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Grizzly Bear: Shields
Brooklyn band on a run follow breakthrough with a masterpiece
Craig Fitzpatrick, 02 Oct 2012
There were side projects to get distracted with, rumours of internal squabbling and hints that they found themselves in a creative rut in the recording studio in Texas. Perhaps following a zeitgeist-gobbling, game-changer of an album is always destined to be a difficult task but if the word on the street was anything to go by, Grizzly Bear were making an even bigger meal of it. Well, bugger all that anti-hype: the band have come out the other side with a record that not only lives up to 2009’s Veckatimest but arguably eclipses it. It is an astonishing achievement.
Credit for this must go to founder Ed Droste, who happily shares writing duties far more than ever before. The result is an opening up, both personally and creatively, which is at the heart of the record’s extraordinary appeal. Ideas were worked out communally in Cape Cod, away from the intrusion of city life. Indeed, it sounds like they went to band camp, with different writing pairs teaming up to see what blossomed. The result is a work that hangs together immaculately and reveals more and more of its beauty over time. Long instrumental passages never lose direction, while myriad ideas slot comfortably into the record’s impressive sprawl.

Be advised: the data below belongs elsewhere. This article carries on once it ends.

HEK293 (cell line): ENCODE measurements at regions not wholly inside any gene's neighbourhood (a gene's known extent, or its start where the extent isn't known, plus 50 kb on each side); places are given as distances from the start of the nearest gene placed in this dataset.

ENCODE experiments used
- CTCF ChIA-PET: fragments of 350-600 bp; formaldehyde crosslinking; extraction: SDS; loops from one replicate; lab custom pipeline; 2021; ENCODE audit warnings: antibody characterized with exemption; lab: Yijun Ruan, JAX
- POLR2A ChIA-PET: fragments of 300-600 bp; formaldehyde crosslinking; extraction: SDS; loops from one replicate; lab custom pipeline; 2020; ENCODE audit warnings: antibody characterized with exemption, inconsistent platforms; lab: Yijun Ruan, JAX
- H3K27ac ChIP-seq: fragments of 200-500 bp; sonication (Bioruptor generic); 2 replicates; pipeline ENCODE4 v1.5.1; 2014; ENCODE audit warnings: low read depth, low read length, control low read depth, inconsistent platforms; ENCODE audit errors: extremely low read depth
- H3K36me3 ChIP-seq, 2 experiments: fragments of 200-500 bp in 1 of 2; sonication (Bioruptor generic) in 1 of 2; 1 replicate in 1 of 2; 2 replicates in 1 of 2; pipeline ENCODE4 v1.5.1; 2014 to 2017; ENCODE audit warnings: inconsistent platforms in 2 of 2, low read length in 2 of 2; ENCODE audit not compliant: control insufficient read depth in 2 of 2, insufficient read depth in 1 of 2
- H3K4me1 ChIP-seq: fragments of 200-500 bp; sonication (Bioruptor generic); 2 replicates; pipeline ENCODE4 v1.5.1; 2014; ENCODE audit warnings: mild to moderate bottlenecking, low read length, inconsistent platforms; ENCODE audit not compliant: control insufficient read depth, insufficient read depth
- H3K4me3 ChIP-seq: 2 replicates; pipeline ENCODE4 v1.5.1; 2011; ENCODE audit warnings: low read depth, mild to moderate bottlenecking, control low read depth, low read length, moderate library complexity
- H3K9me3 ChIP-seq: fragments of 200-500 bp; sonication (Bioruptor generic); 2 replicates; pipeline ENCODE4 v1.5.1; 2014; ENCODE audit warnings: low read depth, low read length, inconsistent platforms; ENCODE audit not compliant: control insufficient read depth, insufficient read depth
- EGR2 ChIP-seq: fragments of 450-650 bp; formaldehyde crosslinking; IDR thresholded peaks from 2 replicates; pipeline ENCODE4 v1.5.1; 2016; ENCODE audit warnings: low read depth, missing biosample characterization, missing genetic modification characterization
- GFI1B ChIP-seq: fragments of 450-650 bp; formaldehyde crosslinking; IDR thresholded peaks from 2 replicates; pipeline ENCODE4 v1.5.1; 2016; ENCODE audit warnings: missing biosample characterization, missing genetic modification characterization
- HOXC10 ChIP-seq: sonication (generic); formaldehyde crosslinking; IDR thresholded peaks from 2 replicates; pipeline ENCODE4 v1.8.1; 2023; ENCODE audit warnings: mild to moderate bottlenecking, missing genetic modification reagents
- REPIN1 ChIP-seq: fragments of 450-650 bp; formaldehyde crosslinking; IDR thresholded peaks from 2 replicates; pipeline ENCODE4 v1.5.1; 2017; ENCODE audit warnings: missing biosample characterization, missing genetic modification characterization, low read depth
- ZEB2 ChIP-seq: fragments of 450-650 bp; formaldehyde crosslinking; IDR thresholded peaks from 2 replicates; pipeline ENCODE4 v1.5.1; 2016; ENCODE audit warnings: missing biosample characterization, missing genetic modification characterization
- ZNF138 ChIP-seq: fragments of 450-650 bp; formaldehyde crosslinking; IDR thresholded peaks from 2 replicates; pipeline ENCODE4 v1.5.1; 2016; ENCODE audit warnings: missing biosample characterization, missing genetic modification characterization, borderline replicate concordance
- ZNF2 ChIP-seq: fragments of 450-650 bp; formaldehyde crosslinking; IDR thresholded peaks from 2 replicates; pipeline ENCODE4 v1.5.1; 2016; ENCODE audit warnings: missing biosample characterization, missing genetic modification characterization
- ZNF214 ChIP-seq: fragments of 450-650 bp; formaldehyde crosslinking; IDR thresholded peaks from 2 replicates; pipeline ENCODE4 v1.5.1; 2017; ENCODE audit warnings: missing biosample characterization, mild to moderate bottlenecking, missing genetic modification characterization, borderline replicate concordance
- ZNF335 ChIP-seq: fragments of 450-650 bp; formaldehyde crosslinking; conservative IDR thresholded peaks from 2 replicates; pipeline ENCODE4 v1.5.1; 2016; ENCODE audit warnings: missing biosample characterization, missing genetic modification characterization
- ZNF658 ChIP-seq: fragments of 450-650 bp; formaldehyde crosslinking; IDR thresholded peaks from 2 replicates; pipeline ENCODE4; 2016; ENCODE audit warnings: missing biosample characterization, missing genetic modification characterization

The gnarled, proggy-yet-instant opening riff of ‘Sleeping Ute’ signals something special, as the windy track shifts time-signatures and occasionally breaks for some vocal reflection – “I can’t help myself.” It evokes tidal waves breaking while a Blue Angels flight squadron zooms overhead. By the end of ‘Speak In Rounds’ you’re so submerged in the sound that the brief, early interlude of ‘Adelma’ could be a broadcast from an abandoned submarine. ‘Yet Again’ is an irresistibly lush pop moment where surf music is displaced to Laurel Canyon and from there a patchwork of pastoral folk, jazz, dubby flourishes and math rock come together via the impressive harmonies of Droste and Daniel Rossen.
It all wraps up with the album’s highpoint, the two-part ‘Sun In Your Eyes’, which moves deftly from the intimate to the majestic and back again over seven captivating minutes. Their third album, and the first not named with a nod to geography, Shields is a more open, soul-baring, tender thing than its title suggests. But it comes from a group that sound secure in their talent, protected in their togetherness. They are now one distinct force of nature and if their hive mind keeps ticking over, who knows what they could come up with next? Either way, with Shields they have staked their claim to greatness...